Are Lawyers Getting Dumberer?

The Future of Law?

According to data collected by some professor at Pepperdine Law, yes. Lesserer and lesserer of us who scored over 160 on the LSAT (law school admission test) are applying to go to law school. Meanwhile, morer and morer lower scoring folks are applying and being admitted. Even top schools’ LSAT stats are dropping.

Some think it might not be such a bad thing for smart people to do something besides law.

An attorney, cross-examining the local coroner, queried, “Before you signed the death certificate had you taken the man’s pulse?”
“No,” the coroner replied.
“Well, then, did you listen for a heart beat?”
The coroner answered, “No.”
“Did you check for respiration? Breathing?”, asked the attorney.
Again the coroner replied, “No.”
“Ah,” the attorney said, “So when you signed the death certificate you had not taken any steps to make sure the man was dead, had you?”
The coroner rolled his eyes, and shot back “Counselor, at the time I signed the death certificate the man’s brain was sitting in a jar on my desk. But I can see your point. For all I know he could be out there practicing law somewhere.”

Can I file my dissolution and paternity action together in one case?

It can mean the difference between a single $170 filing fee for one case or $340 or more for multiple cases. Some judges will let litigants do this and save a filing fee, but Court Operating Rule 4.05.3 controls.

Dissolutions and paternity actions shall be filed separately. A separate case number shall be assigned for each dissolution and each paternity action filed and shall be related in the automated case management system for scheduling and other processing.

— COR 4.05.3

Nothing prevents the consolidation of cases once filed, so only one trial is usually necessary after the cases are consolidated.


Electronic Monitoring of Sex Offenders

Under a new law that went into effect January 1, some sex offenders (but not all) are required to be monitored for life and tracked by GPS. I’ve had some calls from folks on the list surprised by the new law. Yes, it’s a real thing. The Missouri State Highway Patrol is working on following up on records of guilt findings to track down who is and who is not required to be tracked; those on probation and parole can expect their probation/parole officer to require tracking.

Police ask for whole city’s Google searches, and a judge says yes

Edina, CA police sought a court order requiring from Google disclosure of “name(s), address(es), telephone number(s), dates of birth, social security numbers, email addresses, payment information, account information, IP addresses, and MAC addresses of the person(s) who requested/completed the search” — FOR EVERYONE IN TOWN. And they got it.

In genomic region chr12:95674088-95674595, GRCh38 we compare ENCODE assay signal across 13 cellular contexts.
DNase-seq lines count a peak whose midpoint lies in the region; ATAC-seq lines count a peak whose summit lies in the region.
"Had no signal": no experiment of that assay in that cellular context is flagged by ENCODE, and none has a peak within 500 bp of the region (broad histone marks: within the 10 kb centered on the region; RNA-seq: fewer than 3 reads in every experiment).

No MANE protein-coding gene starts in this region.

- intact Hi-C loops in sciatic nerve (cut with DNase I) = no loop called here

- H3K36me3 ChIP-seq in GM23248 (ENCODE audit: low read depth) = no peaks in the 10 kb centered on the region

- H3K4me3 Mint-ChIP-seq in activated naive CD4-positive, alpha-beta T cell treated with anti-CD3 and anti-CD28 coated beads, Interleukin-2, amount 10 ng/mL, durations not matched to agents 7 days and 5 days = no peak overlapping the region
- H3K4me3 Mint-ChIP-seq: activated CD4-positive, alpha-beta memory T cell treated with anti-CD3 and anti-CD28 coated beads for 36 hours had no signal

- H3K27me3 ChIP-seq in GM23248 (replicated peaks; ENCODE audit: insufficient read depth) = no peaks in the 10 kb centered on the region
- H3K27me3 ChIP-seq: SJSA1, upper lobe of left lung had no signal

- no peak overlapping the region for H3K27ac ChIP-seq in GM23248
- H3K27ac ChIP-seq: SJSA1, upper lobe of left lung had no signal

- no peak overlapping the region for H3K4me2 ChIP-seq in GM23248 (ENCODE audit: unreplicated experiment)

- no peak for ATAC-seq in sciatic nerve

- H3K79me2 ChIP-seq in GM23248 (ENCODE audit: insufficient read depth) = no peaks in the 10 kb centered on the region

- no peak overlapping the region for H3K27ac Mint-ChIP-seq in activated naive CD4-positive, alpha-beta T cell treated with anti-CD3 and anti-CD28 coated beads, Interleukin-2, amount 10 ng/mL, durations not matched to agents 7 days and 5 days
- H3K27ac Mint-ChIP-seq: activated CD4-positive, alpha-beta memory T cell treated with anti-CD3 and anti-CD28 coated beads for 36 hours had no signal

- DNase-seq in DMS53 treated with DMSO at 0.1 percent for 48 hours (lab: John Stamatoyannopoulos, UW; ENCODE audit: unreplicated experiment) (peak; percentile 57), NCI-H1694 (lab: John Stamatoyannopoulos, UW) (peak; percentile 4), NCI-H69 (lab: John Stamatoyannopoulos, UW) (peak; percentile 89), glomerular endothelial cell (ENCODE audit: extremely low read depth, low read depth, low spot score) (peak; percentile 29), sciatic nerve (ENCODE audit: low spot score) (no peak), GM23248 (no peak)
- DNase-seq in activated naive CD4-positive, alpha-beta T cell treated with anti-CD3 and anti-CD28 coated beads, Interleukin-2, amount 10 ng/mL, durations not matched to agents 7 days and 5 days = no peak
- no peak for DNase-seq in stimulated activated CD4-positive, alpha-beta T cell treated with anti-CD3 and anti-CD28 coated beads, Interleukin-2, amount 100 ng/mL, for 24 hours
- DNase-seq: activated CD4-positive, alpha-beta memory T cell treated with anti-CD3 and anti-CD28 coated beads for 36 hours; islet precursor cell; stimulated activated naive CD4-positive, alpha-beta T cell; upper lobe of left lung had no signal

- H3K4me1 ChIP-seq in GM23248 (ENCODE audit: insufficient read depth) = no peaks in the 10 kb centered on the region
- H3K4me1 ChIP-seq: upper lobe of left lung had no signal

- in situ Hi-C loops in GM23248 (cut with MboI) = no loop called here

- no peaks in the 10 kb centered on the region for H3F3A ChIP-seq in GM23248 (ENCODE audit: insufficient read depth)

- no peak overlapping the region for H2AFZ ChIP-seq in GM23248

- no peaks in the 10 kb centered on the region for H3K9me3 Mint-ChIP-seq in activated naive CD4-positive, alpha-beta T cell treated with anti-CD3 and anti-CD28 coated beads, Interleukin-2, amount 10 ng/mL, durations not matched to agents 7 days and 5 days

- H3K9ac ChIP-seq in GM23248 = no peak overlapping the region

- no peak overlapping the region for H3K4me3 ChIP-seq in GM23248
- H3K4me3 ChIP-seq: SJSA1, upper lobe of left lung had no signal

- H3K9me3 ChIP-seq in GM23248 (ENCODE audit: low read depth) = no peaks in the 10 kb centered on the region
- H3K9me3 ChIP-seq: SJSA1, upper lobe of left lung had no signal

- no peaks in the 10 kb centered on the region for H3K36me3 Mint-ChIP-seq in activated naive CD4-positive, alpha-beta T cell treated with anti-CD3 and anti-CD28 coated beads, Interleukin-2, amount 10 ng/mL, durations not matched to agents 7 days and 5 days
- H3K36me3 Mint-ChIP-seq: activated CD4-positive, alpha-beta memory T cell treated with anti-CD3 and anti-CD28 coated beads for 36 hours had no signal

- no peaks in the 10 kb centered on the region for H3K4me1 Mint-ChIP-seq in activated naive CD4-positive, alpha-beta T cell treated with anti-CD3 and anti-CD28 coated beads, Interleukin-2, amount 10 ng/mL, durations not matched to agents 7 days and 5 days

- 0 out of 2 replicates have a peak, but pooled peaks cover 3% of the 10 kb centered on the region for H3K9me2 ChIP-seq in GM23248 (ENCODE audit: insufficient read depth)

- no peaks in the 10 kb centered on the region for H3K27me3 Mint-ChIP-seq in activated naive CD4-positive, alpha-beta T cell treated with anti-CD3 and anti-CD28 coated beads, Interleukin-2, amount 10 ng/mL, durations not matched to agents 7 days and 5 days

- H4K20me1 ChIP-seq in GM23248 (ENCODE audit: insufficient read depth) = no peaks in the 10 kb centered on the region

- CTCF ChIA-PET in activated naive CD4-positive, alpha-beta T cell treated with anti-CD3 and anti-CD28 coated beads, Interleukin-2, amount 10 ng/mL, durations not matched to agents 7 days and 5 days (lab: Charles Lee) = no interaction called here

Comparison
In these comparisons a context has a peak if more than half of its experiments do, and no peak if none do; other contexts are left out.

I thought my client’s cause was just…

The ACLU agreed. And now a federal judge seems to agree.

Termination of Parental Rights and the Incarcerated Parent

The Missouri Supreme Court handed down on January 5, 2017 its decision in In the Interest of J.P.B. This is an important case for the termination of parental rights for incarcerated parents. J.P.B. provides guidance on bases for terminating rights and the limitations on constitutional and procedural rights for incarcerated parents facing termination.

Nat Hentoff, Journalist and Social Commentator, Dies at 91

Nat Hentoff
Nat Hentoff

Legendary American historian, novelist, jazz and country music critic, and syndicated columnist, Nat Hentoff passed away yesterday. I had the incredible experience of being interviewed by Nat Hentoff during my work on a civil rights case I took all the way to the United States Supreme Court (Mellony Burlison, et al. v. The School District of Springfield, R-12, et al., 708 F.3d. 1034, (8th Cir.2013), cert. denied 134 S.Ct. 151, 187 L.Ed.2d 39 (2013)). Mr. Hentoff wrote a great article, Supreme Court Teaches Students They’re outside Constitution. Nat Hentoff will be sorely missed.

Your Marriage May Be About to End…

…If Clay County Representative T.J. Berry has his way. He filed HB 2754 which replaces the word “marriage” with “domestic contract” throughout Missouri statutes, as well as makes some other changes. It hasn’t passed yet.

The idea is to protect marriage from gay marriage by ending all marriage.

Among other things, the 394-page bill says:

“Beginning August 28, 2016, all current and previous marriages shall be known and referred to as contracts of domestic union. Two consenting persons who are parties to a valid marriage entered into prior to August 28, 2016, pursuant to this chapter may apply to the recorder of deeds in the county in which their marriage is recorded to have their marriage legally designated and recorded as a domestic union, without any additional requirements of payment or fees, provided that such parties’ marriage was not previously dissolved or annulled. The parties’ valid marriage license shall satisfy the requirements of subsection 3 of this section.” (at page 279).

What does this mean for married people? I haven’t the faintest idea, but it looks like it says your marriage is over and you maybe have a “domestic contract” – or maybe nothing at all – unless you apply with the recorder of deeds.


Missouri Supreme Court Judge Richard B. Teitelman passes

Missouri mourns today the loss of one of our very best lawyers.

Judge Teitelman
Judge Teitelman

Missouri Supreme Court Judge Richard B. Teitelman passed away today. He served for many years with Legal Services of Eastern Missouri before being appointed by Governor Holden to the Missouri Supreme Court. He was known as a very smart and compassionate lawyer and judge. I personally had the privilege of arguing a case before the Court during his tenure and the questions he asked were indeed insightful and compassionate. I felt very thankful to have him on the bench.

Trials & Appeals